Link to: Home page for map making related material
I first started "playing" with the ideas and techniques here when I was about 12. I've had a lot of fun with related things over the years. It didn't seem "fun" at first, but it amazes me how the strangest things can "grow on you", if you make the effort to get past the "foothills" of the learning curve.
There are a lot of words here. To the people for whom this was written: Please do not be put off. It is a very do-able activity. If you are now be a long way from Haddam, you can still do this. ("You can do this, Billy..."). When you've at least skimmed the page you are reading, there is a page with the numbers you could have collected when you were at Haddam. (That will open in a new window or tab... If your browser isn't set to switch to that, don't think that the link didn't work!)
Anyway, all of what follows can be done in many places. I would love to hear from anyone how "has a go", either with the Haddam situation, or with a comparable location elsewhere. If you are lucky, and live in a place with views from hilltops, you can map across amazing distances. (Your map can be accurate, but scale-less. Or, you can allow yourself one "cheat"... use the work of other people to find how far apart your "Alice" and "Bob" places are (see below). See also: How they found out how high Everest is... without even going TO Everest. In 1856. No GPS. No cell phones. No motor vehicles... well... apart from steam engine driven trains. And they didn't run very far into the Himalayas!)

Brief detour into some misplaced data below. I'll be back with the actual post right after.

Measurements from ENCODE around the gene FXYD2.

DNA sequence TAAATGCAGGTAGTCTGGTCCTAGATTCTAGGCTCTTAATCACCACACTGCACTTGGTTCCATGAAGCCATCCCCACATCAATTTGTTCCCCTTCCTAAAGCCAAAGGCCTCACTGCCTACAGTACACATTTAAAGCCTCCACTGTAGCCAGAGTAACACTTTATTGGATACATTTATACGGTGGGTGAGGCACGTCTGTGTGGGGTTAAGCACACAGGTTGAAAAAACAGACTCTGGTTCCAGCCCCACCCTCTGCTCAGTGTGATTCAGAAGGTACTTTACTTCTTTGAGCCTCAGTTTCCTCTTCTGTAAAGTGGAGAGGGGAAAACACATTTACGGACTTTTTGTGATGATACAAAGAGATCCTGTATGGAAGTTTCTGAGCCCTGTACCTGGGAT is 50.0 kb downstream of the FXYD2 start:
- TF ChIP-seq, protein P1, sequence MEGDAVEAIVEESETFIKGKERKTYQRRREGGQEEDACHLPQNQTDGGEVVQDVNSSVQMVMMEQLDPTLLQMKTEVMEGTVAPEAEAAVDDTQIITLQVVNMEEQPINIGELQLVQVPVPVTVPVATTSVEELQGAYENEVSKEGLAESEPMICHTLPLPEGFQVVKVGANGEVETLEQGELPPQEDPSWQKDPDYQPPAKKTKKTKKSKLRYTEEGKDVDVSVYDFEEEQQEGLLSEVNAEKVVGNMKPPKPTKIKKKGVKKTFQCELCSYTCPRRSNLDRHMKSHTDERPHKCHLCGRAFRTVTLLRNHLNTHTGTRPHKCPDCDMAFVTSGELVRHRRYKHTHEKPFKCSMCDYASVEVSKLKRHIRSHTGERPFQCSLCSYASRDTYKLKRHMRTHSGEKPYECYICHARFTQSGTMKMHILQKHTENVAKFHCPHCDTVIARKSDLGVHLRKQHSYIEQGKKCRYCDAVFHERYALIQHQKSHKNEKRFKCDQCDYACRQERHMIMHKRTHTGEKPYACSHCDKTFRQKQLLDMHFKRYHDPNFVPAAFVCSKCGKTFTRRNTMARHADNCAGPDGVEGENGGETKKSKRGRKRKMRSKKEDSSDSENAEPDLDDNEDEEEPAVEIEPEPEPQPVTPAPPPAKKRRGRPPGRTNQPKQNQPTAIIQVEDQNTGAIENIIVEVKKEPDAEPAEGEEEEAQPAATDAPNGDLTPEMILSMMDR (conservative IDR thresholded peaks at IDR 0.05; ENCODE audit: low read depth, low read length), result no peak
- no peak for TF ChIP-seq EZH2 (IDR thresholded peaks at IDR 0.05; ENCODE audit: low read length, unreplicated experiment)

To teachers, youth group leaders, etc: I was a teacher of 8-13 year olds for many years. If I could have a chance to talk with you, I believe I could convince you that it would "work"... either as "educational", or for a "free time" activity. Yes, you will have to figure out what I have tried to say, "re-package" it to suit the group you want to deliver it to. But there is "good stuff" here, that can give you a flying start.
By a happy coincidence of where sundry things are, just below the Haddam bridge, on the Connecticut River, there's a place where the width of a 750' wide river can be figured out by kids from one bank of the river...
...with not much more than a pizza box, some paper, Scotch tape, an 18" bit of wood with two nails in it, a small table, or small step ladder, a tape measure and a compass (of the "draw a circle" type). Remarkable accuracy is also possible.
Yes! this page speaks very specifically about taking these first steps towards a map in a particular place. If you have just a little imagination, I trust you can see how it can be adapted to some similar place near you?
History and purpose of this page: Written for a specific group, 9/19, but it is also a "new improved" work, put on the internet for anyone who wants to use the ideas. Part of an ever-growing body of work.
My apologies to any who find the "narrative" style of the opening discussion annoying. Some readers would have found a more formal description too reminiscent of schooldays they would rather forget: "Given: A triangle, ABC. In any triangle, the sum of the angles is 180, i.e. BAC + ACB + CBA will always be 180." Ehh??
Imagine Alice and Bob on a long dock by a wide river. The river runs from the north the south. The long axis of the dock runs parallel to the riverbank. (We'll get to how a group could have fun doing this in due course.)
The dock isn't essential to the exercise. The same thing can be done from places on a level grassy bit beside a river... but there are special advantages to using the dock, if you have one.
Imagine that they wonder "How wide is the river?"
"How wide is the river?" is easily answered! Well.. the "work" is minimal. Why that minimal work tells you how wide the river is takes a bit of... shudder... thinking. And the easy "work" has to be done carefully. (Practicing thinking and practicing working carefully are not bad ways to spend your time, you know.)
The answer is in two parts:
In addition to those two sections, this webpage has sections for more detail about..
Alice and Bob, on the dock (or shore) on the east side of the river, pick a spot on the west shore of the river. A flagpole, perhaps.